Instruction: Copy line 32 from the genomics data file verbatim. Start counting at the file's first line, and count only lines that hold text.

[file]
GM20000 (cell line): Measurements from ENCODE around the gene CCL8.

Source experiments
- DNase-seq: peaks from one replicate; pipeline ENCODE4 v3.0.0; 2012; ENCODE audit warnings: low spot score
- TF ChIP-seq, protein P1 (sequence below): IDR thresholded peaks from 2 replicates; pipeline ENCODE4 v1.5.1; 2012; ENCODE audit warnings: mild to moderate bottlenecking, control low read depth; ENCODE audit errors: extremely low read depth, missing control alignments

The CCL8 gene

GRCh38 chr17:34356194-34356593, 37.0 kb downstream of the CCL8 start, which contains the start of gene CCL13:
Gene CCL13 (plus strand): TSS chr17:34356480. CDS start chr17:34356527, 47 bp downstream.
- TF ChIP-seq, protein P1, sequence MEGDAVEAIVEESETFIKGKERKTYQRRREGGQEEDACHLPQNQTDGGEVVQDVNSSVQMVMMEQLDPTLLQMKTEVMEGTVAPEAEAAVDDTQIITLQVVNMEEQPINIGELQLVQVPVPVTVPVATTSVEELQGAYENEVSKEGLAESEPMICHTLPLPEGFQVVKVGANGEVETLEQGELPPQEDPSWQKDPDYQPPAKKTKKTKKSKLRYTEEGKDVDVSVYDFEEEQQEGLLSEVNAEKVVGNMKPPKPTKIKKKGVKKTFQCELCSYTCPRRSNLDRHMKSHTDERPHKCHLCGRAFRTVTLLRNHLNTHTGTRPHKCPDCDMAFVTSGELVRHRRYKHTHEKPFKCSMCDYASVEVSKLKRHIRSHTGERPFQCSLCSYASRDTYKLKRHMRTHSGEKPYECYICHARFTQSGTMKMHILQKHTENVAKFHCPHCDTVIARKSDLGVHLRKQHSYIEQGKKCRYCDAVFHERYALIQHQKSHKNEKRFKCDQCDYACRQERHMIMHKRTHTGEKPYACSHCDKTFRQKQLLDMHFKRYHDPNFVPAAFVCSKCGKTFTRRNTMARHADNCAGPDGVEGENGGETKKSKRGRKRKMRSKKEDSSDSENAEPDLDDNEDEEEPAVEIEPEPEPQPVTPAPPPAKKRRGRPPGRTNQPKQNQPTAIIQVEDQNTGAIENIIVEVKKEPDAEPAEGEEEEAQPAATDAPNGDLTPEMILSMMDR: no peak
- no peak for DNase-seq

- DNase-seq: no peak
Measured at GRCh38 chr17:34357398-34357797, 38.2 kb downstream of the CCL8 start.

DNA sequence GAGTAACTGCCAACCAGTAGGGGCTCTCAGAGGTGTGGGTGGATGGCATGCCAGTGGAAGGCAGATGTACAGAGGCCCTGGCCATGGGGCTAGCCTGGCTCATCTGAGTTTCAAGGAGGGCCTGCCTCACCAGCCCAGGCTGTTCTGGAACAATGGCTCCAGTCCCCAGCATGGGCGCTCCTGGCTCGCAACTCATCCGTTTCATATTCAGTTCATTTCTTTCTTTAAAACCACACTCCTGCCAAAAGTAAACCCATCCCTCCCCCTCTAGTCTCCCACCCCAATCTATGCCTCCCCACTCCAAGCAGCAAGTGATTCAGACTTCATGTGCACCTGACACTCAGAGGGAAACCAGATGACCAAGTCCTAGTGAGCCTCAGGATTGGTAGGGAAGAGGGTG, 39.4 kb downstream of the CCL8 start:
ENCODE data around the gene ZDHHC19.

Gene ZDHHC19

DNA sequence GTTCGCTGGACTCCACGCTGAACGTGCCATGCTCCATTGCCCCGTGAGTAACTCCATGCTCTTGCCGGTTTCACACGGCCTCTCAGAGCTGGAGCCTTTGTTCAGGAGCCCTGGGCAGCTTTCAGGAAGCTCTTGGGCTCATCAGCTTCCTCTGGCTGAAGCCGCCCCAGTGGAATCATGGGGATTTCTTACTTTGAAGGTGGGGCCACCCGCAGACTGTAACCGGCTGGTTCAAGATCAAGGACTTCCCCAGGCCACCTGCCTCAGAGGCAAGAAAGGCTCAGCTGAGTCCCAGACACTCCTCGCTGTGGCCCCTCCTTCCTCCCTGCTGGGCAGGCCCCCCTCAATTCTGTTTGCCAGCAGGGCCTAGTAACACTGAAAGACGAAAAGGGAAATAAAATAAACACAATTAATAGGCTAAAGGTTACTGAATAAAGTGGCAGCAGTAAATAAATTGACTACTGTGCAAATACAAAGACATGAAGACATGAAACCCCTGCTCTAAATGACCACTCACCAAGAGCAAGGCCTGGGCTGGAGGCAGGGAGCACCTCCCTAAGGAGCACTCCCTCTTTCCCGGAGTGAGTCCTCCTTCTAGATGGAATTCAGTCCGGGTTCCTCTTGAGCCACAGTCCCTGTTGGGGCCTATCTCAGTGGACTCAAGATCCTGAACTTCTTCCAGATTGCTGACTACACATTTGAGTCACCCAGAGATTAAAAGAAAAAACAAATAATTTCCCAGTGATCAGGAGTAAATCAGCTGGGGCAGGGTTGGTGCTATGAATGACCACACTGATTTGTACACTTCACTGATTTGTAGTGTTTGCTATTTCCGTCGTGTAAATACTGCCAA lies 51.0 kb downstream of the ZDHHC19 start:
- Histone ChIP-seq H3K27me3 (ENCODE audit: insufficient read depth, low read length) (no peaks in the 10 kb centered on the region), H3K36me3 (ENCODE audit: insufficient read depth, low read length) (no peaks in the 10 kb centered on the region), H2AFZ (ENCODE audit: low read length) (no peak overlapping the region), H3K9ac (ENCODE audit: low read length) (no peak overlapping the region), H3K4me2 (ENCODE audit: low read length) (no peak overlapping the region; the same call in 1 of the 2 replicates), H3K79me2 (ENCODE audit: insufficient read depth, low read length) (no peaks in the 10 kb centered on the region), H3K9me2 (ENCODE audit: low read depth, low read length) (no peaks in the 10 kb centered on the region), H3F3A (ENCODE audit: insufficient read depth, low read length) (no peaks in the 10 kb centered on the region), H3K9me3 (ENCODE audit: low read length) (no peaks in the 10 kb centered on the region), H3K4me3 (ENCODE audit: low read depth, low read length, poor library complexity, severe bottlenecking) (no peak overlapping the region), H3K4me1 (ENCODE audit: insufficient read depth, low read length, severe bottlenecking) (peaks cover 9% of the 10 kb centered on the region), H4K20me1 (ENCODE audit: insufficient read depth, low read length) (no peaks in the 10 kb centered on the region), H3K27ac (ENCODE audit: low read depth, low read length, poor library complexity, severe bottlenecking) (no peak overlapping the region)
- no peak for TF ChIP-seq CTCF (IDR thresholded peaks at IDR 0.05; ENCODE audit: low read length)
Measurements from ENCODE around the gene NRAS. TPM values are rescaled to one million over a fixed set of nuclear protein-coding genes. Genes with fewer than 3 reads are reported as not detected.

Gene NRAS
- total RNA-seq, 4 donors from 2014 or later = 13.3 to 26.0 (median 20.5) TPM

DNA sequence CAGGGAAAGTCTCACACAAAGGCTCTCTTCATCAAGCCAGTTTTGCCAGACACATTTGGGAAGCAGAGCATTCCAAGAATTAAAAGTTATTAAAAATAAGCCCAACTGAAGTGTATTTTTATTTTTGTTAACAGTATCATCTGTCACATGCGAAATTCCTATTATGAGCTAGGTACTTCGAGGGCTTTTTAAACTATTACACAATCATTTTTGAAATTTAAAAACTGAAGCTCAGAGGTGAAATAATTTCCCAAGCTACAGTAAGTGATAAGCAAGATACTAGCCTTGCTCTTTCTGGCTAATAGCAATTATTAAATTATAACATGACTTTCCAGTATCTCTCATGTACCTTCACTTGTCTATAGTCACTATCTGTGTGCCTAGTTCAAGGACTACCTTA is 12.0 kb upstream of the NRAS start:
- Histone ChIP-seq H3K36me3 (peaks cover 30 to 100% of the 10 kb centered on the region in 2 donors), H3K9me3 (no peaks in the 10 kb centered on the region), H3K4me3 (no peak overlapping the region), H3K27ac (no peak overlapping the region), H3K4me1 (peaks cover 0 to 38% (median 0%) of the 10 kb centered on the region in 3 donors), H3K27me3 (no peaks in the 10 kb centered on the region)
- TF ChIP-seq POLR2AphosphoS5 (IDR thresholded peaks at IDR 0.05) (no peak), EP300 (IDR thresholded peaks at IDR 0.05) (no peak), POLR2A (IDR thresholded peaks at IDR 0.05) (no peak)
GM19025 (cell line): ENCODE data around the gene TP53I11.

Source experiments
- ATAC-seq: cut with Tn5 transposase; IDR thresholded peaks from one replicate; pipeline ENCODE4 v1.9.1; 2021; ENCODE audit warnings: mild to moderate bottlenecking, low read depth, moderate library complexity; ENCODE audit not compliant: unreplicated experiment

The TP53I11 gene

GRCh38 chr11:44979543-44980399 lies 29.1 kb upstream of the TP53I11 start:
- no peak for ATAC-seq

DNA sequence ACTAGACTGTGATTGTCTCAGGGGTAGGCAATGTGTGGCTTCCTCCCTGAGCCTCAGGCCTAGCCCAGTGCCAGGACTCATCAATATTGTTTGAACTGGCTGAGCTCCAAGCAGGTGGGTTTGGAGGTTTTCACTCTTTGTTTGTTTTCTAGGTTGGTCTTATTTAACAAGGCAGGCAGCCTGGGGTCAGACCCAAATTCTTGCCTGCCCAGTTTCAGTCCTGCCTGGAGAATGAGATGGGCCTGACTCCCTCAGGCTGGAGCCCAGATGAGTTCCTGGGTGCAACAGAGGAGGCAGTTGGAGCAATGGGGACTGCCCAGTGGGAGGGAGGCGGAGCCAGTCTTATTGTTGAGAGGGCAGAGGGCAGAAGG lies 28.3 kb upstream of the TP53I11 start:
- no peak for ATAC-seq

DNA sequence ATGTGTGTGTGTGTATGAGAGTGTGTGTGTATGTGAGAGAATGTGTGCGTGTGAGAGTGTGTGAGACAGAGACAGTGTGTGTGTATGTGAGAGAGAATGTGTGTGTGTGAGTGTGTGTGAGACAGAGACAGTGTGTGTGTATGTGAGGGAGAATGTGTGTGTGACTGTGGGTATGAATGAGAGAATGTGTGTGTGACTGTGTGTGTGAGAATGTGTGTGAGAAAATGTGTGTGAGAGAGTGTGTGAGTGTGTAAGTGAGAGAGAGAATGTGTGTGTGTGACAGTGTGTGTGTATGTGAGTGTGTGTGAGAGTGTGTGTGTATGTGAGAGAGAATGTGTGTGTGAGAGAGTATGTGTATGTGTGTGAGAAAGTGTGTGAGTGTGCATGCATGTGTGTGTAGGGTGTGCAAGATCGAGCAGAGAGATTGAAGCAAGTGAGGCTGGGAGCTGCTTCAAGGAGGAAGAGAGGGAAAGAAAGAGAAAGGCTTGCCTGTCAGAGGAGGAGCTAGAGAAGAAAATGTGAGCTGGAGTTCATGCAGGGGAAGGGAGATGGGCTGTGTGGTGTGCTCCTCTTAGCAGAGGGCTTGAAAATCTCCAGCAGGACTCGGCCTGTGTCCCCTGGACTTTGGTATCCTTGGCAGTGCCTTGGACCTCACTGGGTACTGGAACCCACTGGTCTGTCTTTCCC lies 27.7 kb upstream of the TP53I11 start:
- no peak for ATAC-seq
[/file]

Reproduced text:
DNA sequence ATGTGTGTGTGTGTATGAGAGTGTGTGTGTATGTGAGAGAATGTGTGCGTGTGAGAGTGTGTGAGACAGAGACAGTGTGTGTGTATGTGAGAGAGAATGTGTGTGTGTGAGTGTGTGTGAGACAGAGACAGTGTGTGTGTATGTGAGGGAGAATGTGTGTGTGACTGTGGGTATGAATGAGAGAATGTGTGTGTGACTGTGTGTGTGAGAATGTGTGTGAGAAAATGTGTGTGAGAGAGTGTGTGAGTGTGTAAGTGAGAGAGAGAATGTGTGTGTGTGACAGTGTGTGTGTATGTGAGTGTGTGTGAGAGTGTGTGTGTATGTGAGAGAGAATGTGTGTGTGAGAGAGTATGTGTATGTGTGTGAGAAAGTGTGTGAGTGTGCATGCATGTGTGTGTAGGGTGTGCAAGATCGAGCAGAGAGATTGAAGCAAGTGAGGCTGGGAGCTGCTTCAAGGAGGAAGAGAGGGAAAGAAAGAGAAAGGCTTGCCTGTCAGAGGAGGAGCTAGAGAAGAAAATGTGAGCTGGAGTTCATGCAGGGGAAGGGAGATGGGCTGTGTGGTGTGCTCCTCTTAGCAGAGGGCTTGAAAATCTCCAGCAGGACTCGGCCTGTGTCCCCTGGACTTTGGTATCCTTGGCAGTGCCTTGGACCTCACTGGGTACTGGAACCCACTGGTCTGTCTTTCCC lies 27.7 kb upstream of the TP53I11 start: